By 10.30, the Barmans were back home, having been in and out of the pandal in minutes.
“He (the youth) led us towards the front of the queue and placed us behind 20-25 people taking two boys out (so no one complains),” the Barmans said.
They are not alone. Somnath Chakraborty of Chetla said he bought a place in the front of the queue for Rs 20, but that was at 10.30 pm.
The Bosepukur Puja committee is aghast. Its spokesman Kalyan Khara said: “We have no idea such incidents are taking place. If we receive any such complaints, immediate steps will be taken by our committee.”
No one, it seems, is complaining. Quite the contrary, actually.
At Santosh Mitra Square, for instance, guest cards are being sold. The Puja committee has issued 800 such cards, which allow visitors to jump the queue. “Eighty per cent of them have been sold at different prices,” said chief organiser Pradip Ghosh.
If this is not “ticket katun, pujo dekhun”, what is?
Ghosh realises that. “Learning from experience, I have decided to raise a proposal to sell special cards next year,” he said.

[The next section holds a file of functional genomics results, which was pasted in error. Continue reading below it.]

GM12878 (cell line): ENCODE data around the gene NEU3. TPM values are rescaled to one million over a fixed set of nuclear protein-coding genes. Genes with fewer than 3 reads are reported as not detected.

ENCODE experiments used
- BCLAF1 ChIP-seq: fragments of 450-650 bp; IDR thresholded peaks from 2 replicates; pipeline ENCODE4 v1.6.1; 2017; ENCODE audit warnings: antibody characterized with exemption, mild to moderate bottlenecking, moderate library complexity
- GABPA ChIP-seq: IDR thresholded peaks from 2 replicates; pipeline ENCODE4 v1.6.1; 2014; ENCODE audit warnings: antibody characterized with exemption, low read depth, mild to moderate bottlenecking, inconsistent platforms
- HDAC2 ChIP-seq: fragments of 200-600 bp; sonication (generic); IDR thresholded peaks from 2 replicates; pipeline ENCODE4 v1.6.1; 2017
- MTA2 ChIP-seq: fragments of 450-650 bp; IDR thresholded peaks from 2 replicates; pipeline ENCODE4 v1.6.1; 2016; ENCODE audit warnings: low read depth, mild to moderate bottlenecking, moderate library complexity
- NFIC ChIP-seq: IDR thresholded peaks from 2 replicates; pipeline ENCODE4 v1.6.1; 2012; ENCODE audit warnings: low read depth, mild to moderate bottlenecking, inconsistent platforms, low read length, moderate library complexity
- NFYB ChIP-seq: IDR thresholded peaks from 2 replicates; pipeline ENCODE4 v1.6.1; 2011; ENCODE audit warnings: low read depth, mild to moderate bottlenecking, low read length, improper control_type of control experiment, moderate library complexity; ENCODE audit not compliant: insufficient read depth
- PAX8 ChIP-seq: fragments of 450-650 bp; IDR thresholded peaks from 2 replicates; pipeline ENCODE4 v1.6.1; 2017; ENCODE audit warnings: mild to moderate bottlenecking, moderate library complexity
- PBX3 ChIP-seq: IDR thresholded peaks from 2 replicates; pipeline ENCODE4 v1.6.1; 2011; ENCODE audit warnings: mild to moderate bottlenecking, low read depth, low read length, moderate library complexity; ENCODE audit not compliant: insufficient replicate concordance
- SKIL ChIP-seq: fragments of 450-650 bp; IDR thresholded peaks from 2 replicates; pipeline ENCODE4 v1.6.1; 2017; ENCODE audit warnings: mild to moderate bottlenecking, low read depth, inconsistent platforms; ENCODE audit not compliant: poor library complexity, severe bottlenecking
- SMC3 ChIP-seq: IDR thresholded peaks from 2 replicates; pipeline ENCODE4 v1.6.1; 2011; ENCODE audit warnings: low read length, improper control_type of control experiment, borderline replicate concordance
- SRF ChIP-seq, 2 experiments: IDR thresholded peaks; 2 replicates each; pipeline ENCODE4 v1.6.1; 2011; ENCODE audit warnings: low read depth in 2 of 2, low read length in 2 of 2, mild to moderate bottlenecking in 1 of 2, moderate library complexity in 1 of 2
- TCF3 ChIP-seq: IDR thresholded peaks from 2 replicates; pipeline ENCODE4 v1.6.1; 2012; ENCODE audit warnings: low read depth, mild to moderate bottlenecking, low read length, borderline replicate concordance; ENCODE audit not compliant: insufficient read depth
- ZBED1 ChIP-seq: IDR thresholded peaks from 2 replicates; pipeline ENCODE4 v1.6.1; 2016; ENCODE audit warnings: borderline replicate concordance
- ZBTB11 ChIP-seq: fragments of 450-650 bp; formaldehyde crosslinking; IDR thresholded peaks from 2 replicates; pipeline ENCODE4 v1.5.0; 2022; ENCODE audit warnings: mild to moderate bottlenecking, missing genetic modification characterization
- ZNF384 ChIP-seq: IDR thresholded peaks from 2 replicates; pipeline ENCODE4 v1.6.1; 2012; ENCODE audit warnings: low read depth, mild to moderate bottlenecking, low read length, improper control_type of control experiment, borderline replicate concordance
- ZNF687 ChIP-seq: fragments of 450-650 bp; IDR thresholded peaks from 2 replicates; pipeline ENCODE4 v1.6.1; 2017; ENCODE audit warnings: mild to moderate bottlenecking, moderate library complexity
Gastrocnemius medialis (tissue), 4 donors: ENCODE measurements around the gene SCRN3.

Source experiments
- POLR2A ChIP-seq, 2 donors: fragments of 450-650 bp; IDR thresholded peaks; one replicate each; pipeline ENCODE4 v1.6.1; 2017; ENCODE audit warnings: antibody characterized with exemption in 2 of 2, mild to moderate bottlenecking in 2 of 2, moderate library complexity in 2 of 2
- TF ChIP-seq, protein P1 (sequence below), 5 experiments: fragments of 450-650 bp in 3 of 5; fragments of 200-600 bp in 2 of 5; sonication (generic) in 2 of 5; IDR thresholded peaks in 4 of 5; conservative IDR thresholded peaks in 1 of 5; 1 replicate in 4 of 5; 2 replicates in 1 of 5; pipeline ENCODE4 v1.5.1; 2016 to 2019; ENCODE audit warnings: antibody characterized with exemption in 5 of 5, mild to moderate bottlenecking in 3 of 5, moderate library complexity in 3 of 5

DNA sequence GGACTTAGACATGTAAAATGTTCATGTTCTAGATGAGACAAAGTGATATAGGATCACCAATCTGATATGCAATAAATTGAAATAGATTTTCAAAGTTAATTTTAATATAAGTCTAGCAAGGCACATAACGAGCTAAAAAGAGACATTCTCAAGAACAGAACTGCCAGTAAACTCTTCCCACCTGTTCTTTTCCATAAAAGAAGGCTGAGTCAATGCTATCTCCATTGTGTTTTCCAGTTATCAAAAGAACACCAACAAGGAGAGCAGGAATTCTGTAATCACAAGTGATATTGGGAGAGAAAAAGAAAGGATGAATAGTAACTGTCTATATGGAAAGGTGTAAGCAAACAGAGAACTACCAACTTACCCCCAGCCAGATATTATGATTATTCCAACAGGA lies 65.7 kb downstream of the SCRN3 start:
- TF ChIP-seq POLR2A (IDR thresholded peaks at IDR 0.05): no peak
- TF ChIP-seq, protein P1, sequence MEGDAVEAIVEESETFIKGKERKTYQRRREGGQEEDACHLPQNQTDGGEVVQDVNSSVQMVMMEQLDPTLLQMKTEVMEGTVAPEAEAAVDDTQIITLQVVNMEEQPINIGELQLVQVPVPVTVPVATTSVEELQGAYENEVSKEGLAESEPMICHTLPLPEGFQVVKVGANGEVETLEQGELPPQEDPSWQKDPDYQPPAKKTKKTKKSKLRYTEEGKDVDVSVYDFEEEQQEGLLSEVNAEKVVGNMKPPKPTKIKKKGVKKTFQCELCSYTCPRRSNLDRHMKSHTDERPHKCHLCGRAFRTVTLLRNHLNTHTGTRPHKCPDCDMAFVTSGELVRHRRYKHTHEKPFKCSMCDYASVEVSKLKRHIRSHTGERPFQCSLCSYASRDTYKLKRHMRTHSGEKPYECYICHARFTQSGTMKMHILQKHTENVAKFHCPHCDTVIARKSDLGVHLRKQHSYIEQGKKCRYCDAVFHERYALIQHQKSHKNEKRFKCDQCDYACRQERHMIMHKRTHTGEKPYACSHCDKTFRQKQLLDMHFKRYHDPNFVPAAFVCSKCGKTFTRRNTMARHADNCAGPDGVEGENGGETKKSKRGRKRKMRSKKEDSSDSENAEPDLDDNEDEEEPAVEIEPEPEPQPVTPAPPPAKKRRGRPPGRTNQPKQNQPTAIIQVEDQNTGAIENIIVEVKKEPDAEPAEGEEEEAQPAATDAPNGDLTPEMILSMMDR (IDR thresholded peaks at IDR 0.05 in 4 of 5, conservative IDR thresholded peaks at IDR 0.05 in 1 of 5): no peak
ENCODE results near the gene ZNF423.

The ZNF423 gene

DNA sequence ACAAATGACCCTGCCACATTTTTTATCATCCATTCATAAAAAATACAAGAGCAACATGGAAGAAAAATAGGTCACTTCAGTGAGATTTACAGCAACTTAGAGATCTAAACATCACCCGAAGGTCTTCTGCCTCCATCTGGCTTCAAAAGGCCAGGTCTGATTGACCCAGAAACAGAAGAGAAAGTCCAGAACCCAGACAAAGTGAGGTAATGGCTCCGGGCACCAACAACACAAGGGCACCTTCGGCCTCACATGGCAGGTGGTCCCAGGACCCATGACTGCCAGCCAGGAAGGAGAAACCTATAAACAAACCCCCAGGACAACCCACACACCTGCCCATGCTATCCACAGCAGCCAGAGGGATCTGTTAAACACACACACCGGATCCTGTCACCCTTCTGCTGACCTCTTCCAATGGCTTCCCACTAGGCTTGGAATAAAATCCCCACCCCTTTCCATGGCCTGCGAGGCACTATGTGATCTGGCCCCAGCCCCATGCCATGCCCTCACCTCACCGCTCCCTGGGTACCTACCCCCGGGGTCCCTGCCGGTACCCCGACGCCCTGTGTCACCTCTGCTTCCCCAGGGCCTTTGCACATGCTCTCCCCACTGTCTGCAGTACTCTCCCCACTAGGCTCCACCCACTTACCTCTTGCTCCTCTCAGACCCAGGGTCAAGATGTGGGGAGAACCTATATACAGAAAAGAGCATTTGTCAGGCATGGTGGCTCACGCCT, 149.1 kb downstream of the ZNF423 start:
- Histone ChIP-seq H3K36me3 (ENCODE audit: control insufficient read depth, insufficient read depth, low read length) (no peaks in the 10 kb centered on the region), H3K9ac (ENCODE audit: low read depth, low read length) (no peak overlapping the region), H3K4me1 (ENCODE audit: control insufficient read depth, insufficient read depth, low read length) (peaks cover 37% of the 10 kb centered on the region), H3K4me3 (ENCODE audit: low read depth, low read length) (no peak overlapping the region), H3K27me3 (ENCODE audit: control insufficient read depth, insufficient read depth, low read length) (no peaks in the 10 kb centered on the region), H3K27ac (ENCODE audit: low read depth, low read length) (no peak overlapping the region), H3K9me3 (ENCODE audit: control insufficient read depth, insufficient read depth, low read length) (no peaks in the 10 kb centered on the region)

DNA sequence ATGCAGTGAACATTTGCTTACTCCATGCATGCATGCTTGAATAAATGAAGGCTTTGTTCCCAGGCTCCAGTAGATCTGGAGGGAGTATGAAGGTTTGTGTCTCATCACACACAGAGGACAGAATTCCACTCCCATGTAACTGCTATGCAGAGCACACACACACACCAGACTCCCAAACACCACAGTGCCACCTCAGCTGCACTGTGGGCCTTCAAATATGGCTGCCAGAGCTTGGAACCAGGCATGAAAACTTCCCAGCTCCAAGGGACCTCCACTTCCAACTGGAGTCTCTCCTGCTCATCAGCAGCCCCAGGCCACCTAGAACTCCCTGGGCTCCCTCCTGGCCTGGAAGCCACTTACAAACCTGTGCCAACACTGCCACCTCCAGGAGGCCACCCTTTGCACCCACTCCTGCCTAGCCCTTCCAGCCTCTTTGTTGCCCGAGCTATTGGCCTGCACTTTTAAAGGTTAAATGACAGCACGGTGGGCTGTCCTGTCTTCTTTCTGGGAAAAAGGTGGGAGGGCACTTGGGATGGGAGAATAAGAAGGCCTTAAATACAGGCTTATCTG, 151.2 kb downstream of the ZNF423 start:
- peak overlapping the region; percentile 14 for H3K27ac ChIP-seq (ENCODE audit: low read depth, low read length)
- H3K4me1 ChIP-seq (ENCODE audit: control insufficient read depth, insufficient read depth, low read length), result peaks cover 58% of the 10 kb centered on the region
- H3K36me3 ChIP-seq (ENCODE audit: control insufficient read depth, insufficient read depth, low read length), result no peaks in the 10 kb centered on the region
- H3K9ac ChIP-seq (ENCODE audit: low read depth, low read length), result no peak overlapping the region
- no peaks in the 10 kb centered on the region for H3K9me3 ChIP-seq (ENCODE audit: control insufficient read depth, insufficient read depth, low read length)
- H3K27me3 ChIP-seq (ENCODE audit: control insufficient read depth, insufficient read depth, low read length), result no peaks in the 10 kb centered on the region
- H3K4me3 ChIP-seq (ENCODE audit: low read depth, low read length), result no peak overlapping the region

Selling 10,000 such cards at Rs 50 apiece will mean an income of Rs 5 lakh for the Puja committee, he added.
The minister for fire services, Pratim Chatterjee, responsible for monitoring safety in Puja pandals, believes cards or tickets will help control crowds.
Shiloo Chattopadhyay, chairman of TNS-Mode, which does market surveys, believes “the fee should be linked to the popularity of the Puja and the time of entry.”
Police commissioner Sujay Chakravorty said: “It is a good suggestion.The possibility can be explored.” The police do not see a problem if Puja committees follow rules for selling cards.
Chattopadhyay is suggesting a graded structure. For instance, a fee of Rs 10 in the morning and Rs 50 in the evening. There could even be free hours for people who cannot pay for the right to visit.
Besides, Bosepukur will charge one price and the Puja next door possibly no price at all. Depending entirely on demand.